2008 Topps Mayo2008 Topps Mayo Mini Parallel
2008 Topps Mayo & 2008 Topps Mayo Mini #111 Adrian Peterson

In 2009, Topps again made a Mayo throwback set, only this time they did not hold true to the classic set. The standard sized base set features full-color portraits on a white frame that barely resembles the 1894 design. The set much more closely resembles the popular Allen & Ginter baseball releases. Topps once again included a mini parallel that brought back the correct card dimensions and black-and-white photo, but the new white border was still present. Similar to 2008 Topps Mayo (and Allen & Ginter), the set included a plethora of short prints and various inserts.

2009 Topps Mayo2009 Topps Mayo Mini
2009 Topps Mayo & 2008 Topps Mayo Mini #191 Michael Crabtree

While no modern throwback set has been able to quite recapture the magic of the 1894 Mayo Cut Plug set, it is nice to see companies pay tribute to the founding father of football card sets, even if they are just recycling a classic design (and failing to get it right).

For more information on the original 1894 Mayo set, please visit these sites:
Nearmint’s Vintage Football Card Blog
The Harvard-Yale Football Gallery
Vintage Card Prices – 1894 Mayo Gallery
(very nice gallery of all 35 card images, except for the Anonymous/John Dunlop card)


12 Responses to A Look Back: 1894 Mayo

  1. […] You can view some of the other rare cards from the collection here. […]

  2. […] You can view some of the other rare cards from the collection here. […]

  3. william says:

    I myself would never sell these cards ,I would put them on loan maybe to the football of fame.The value of these is going to go up and up like gold. If they are this rare then the sky is the limit for a collector to have them . WHAT A FIND!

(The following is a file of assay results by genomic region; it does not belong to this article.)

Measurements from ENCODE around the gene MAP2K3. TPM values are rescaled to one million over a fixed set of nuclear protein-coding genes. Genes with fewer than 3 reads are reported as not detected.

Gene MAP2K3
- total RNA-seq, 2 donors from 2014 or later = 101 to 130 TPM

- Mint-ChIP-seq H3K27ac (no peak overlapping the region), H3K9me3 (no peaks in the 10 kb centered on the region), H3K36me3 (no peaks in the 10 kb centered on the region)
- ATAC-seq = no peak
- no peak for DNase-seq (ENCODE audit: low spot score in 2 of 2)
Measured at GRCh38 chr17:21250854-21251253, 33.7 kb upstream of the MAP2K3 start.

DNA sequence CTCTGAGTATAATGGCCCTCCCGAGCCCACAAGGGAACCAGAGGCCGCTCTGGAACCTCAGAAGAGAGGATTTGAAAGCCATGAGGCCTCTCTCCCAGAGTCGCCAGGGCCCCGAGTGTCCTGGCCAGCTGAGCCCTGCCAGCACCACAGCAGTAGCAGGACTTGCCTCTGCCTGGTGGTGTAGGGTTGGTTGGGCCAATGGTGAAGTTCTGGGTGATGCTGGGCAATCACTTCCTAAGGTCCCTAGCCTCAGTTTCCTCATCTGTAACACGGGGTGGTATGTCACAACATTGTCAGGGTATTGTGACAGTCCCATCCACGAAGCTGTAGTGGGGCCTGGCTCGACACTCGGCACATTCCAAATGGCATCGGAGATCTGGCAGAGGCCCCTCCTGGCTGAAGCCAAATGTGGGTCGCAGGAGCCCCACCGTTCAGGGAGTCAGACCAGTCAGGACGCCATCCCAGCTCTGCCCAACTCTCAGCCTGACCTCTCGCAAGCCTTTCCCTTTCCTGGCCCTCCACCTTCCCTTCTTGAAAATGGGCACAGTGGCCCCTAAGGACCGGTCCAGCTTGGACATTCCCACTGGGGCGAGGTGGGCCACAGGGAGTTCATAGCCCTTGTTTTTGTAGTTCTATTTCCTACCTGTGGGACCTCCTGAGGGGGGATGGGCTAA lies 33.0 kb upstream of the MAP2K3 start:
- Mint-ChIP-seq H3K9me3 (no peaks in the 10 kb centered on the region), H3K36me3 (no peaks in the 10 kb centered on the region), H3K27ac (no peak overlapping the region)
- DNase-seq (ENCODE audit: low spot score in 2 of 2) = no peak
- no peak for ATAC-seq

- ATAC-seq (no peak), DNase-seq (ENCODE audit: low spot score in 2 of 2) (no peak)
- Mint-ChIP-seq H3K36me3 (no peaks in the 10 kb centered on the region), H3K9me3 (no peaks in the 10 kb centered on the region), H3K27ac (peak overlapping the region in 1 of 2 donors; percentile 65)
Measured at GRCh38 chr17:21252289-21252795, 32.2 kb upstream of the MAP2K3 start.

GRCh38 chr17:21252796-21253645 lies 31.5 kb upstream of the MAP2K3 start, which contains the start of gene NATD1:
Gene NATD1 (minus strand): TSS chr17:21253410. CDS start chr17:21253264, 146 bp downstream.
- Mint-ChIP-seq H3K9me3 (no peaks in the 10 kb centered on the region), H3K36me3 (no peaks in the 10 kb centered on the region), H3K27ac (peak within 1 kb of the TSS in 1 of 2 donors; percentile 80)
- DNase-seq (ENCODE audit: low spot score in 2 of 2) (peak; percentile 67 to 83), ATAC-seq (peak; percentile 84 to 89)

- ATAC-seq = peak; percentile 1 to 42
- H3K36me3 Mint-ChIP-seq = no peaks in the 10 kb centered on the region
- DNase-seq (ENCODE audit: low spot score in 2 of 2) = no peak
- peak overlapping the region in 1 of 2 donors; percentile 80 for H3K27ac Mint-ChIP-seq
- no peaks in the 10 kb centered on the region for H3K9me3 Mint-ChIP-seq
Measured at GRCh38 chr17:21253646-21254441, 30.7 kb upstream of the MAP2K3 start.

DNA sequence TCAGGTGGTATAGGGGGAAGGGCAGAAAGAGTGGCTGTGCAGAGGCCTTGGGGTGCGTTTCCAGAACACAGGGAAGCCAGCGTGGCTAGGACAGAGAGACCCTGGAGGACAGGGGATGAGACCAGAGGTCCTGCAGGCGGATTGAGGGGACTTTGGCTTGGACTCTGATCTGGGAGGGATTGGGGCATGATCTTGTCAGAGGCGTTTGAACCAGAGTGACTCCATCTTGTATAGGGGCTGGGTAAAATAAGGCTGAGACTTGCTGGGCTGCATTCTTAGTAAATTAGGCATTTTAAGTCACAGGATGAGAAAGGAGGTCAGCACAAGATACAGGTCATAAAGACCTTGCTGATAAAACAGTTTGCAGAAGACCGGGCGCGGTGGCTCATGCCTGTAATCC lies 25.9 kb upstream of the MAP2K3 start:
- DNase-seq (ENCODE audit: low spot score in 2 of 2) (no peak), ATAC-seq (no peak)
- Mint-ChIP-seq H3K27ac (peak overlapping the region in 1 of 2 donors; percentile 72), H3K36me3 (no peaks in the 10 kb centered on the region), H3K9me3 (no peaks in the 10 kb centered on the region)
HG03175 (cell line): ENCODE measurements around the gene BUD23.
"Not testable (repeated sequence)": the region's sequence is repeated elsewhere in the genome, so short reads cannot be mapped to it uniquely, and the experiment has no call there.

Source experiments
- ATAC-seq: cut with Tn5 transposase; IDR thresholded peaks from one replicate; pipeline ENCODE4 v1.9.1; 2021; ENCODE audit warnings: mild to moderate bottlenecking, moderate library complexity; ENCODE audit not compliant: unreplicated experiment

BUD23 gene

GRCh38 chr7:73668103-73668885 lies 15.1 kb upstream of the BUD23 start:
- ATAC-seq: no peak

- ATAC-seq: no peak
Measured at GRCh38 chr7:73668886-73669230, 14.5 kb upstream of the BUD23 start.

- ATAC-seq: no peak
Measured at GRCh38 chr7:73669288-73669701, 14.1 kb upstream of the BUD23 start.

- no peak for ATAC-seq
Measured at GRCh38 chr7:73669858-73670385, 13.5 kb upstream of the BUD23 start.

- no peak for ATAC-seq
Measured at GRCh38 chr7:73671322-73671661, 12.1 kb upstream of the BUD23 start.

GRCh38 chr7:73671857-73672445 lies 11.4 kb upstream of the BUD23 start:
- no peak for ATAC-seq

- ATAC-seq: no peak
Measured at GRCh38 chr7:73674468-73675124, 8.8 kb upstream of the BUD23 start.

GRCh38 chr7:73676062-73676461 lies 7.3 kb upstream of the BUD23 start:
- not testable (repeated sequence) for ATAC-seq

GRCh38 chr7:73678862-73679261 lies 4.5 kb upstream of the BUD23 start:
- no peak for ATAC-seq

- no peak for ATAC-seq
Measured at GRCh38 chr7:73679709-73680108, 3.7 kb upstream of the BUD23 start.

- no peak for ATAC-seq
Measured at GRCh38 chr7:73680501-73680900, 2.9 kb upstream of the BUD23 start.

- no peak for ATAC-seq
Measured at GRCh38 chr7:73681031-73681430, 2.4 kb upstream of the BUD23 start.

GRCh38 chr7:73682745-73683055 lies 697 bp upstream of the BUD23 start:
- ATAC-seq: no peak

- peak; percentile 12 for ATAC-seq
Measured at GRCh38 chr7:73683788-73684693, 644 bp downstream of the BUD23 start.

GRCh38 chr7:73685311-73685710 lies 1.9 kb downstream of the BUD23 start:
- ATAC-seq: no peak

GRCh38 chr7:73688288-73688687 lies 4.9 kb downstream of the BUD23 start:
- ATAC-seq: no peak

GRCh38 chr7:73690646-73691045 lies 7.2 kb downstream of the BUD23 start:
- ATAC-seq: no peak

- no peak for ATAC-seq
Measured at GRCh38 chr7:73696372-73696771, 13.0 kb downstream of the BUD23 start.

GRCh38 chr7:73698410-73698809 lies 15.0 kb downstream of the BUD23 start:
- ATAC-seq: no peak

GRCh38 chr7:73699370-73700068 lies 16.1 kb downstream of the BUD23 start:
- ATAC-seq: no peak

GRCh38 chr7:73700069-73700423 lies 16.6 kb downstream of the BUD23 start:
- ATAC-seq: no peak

4. Vik says:

    According to chris christie the pancakes are good here.

  5. […] You can view some of the other rare cards from the collection here. […]

  6. Midwest Guy says:

    What is a cooking video doing on a football trading card article?

  7. William Malicoat says:

    Awesome… first

  8. how can i bookmark/email this site to my addresse?

  9. […] For more information regarding 1894 Mayo Football – check out First and Goals write up here. […]

  10. Samantha says:

    Wow i’m gonna be at that auction!!!

  11. […] in the Mayo set are regarded as the most sought after football cards among collectors. According to FirstNGoal, the set only depicts a total of 35 players, all from one of the “Big Three” Ivy League […]

  12. Don Nguyen says:

    Excellent article. I’ve collected football cards for years, but never stopped to think about the very first football set ever made. Thanks for the history lesson. 🙂

Leave a Reply

Fill in your details below or click an icon to log in:

WordPress.com Logo

You are commenting using your WordPress.com account. Log Out /  Change )

Google photo

You are commenting using your Google account. Log Out /  Change )

Twitter picture

You are commenting using your Twitter account. Log Out /  Change )

Facebook photo

You are commenting using your Facebook account. Log Out /  Change )

Connecting to %s

%d bloggers like this: